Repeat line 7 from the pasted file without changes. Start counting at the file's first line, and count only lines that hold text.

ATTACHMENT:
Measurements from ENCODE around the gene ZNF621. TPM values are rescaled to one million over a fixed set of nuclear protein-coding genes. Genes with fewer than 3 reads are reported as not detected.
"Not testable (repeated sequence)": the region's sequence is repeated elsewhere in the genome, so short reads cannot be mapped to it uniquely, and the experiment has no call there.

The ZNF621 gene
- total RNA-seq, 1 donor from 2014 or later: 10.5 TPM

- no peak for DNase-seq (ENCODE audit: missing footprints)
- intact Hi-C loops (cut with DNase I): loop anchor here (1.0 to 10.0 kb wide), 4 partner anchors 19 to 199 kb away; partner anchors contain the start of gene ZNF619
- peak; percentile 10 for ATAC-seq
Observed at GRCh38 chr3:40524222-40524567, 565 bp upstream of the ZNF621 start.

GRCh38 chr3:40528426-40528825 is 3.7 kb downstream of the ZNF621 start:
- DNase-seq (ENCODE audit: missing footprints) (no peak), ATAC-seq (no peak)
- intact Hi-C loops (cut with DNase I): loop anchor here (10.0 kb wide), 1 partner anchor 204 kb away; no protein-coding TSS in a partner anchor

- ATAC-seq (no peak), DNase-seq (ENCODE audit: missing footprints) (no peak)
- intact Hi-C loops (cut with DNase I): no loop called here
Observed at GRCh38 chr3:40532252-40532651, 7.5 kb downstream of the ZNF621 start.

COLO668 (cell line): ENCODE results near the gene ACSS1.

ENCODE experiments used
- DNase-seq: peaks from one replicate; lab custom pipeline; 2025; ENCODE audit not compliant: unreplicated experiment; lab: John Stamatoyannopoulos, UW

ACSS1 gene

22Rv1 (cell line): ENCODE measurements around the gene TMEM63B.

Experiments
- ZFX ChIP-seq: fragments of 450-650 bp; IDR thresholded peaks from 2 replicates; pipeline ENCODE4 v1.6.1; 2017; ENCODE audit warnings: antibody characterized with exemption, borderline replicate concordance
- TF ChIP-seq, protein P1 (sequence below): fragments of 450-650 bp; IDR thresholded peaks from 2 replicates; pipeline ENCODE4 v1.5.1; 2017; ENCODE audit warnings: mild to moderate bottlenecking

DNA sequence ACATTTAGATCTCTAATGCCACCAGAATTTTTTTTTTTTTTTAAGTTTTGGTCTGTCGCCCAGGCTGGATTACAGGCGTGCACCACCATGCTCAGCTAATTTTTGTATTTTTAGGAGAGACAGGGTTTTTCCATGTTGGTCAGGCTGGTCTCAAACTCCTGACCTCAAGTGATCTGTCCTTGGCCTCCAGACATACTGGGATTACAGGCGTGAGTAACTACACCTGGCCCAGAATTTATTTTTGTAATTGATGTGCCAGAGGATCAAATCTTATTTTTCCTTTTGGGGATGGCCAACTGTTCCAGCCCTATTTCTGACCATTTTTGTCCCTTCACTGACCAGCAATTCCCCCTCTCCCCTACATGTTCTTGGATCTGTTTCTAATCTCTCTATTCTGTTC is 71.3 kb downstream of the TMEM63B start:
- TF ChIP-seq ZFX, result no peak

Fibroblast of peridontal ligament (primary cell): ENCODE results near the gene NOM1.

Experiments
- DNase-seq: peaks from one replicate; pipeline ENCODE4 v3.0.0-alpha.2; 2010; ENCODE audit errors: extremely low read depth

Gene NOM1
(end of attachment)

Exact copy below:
- peak; percentile 10 for ATAC-seq